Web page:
Mining Minister Byron Chan said non-government organisations and landowners wanted the state to negotiate better terms of benefits from Nautilus Minerals' Solwara 1 project.
The miner won an arbitration case against the PNG government last year but the state has so far refused to pay the funds owed to complete its 30% stake in the copper-gold project in the Bismarck Sea.
Nautilus terminated its agreement with the PNG government last month after the state failed to pay $US118 million ($A125 million) for its share, but said it would continue to "seek an amicable resolution of the dispute with the state".
Chan told The National: "The delay is due to pressure from environment-focused non-governmental organisations, landowners and the provincial government's concern in which the deep sea mining would take place.
"They want the government to negotiate better terms in benefit sharing when the project gets underway," the newspaper reported.
"The state owes about K285 million to Toronto-based Nautilus Minerals from its 30% participating interest in the company's Solwara 1 project off the coast of New Ireland and East New Britain provinces.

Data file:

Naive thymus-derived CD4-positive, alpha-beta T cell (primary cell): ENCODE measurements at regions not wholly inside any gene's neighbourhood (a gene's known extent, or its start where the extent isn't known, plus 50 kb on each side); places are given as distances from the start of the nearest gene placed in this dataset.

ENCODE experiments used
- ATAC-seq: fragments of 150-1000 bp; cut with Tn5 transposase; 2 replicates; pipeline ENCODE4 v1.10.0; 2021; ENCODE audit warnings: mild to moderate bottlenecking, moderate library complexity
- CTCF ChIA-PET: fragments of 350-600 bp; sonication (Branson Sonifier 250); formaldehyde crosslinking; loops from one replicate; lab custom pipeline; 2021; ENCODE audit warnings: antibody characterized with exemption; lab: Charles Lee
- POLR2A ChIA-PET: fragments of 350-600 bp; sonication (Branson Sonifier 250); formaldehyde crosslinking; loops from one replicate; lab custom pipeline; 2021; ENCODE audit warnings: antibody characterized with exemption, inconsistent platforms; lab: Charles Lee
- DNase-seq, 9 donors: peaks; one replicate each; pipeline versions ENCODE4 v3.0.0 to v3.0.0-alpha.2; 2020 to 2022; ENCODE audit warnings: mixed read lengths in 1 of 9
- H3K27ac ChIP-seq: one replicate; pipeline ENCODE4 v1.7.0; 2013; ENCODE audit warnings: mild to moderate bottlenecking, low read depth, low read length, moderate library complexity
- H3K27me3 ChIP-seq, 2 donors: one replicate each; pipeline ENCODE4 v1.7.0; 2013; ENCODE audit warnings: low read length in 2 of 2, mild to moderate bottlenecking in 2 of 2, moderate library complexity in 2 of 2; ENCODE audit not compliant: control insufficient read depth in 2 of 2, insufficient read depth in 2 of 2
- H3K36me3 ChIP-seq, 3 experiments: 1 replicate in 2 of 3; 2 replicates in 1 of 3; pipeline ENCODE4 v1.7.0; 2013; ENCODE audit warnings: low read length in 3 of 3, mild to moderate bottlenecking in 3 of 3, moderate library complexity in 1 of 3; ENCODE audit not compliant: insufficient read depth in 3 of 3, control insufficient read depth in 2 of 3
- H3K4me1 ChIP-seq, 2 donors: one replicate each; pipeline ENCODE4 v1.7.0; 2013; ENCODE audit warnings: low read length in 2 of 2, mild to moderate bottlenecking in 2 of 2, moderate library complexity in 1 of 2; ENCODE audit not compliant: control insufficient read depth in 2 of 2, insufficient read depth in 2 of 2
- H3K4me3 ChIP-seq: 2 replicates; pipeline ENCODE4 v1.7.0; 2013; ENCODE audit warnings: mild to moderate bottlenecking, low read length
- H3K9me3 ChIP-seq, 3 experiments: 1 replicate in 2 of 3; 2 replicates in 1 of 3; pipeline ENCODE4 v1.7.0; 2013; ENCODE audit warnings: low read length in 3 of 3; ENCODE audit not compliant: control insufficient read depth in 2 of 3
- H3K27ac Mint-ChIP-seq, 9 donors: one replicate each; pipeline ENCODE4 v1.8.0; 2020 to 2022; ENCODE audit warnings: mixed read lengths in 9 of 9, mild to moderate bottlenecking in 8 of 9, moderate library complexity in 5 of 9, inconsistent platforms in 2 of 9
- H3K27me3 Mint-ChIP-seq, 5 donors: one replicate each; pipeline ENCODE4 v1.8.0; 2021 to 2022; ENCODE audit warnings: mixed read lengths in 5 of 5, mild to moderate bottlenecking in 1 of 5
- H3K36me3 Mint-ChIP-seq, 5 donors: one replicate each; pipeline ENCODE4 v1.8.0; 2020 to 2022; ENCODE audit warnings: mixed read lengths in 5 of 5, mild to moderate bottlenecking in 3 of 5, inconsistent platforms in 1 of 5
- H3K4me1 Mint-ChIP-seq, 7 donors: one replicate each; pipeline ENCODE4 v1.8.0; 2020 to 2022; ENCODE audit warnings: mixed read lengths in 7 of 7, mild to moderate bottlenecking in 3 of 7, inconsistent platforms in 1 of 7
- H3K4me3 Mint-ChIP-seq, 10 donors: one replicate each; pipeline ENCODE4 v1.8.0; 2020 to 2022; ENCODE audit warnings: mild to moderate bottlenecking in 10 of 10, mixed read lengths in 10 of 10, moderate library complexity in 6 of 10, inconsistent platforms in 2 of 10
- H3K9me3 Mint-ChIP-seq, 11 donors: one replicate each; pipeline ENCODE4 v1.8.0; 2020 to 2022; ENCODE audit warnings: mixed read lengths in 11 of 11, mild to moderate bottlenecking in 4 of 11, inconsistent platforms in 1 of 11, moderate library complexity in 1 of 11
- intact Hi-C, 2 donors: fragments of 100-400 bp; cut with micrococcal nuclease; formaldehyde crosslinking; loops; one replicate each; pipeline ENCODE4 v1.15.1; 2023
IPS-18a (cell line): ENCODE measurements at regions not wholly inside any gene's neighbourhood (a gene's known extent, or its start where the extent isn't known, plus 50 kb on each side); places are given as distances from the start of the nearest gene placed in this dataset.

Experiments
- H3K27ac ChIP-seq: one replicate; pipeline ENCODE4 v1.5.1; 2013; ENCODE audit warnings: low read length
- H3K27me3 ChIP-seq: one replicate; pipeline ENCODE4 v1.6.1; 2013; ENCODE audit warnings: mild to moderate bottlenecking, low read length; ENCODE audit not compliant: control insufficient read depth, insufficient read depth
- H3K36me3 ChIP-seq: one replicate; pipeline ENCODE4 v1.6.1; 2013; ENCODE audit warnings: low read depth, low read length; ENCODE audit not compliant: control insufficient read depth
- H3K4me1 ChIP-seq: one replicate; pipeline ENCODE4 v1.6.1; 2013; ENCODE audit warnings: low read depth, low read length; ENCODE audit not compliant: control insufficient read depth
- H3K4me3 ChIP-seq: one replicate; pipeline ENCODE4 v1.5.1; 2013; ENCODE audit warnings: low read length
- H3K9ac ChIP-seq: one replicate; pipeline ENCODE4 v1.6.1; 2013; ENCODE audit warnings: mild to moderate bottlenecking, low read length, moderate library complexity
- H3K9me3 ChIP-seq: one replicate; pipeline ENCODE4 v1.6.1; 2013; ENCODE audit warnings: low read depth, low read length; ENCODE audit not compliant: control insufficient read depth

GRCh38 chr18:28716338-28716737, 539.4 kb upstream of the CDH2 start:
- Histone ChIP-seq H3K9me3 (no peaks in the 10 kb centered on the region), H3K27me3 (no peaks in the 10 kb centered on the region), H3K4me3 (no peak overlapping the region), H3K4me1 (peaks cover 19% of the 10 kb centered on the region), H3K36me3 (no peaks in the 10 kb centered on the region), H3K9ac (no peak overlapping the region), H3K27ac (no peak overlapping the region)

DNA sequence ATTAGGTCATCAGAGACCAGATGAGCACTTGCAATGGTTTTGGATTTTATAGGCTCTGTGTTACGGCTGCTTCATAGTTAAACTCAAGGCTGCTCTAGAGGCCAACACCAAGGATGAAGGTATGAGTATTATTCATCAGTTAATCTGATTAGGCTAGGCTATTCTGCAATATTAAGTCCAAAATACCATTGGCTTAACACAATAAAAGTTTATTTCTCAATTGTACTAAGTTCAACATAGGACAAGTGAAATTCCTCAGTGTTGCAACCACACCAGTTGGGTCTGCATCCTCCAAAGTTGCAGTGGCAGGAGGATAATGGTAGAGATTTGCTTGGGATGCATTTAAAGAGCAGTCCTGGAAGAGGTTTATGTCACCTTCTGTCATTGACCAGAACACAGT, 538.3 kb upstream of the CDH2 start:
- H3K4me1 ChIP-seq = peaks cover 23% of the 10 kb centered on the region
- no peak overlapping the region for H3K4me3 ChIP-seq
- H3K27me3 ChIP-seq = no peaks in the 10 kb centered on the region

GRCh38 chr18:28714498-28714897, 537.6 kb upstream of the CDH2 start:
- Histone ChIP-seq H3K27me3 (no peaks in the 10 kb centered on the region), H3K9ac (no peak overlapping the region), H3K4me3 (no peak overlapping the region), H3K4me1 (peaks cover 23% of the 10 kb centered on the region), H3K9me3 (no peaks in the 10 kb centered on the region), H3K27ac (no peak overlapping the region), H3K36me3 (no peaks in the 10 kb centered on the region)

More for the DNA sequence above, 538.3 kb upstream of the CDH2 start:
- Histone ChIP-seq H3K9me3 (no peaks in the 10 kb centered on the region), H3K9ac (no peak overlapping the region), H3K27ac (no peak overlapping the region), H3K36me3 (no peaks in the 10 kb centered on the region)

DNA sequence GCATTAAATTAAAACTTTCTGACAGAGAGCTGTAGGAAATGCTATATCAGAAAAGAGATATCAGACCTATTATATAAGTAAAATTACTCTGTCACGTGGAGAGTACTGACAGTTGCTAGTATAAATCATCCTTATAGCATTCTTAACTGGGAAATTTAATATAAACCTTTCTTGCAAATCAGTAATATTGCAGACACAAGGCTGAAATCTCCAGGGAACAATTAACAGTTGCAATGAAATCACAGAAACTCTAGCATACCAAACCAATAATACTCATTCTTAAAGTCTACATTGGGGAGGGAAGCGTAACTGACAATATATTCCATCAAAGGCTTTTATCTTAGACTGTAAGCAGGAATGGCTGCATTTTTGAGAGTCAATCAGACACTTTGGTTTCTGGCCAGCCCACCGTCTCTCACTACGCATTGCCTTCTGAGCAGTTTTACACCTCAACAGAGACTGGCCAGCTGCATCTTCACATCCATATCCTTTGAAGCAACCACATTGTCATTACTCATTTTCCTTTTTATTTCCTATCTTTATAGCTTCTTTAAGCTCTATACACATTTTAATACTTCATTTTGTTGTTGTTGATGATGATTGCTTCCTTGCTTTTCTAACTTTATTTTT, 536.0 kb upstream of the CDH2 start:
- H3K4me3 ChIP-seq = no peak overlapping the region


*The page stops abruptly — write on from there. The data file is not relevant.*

"Nautilus, in response to the state's hesitation, recently announced a cessation of the agreement, three years after the initial state equity option agreement was signed by both parties in March 2011.
"The company has now filed for damages against the state.
"The retribution cost on the state may surpass the initial K285 million should the state be found to be in breach of the contract placing more burden on the government to source funds to meet the cost.
"The state will still have a say as government regardless of it losing on the participating interest."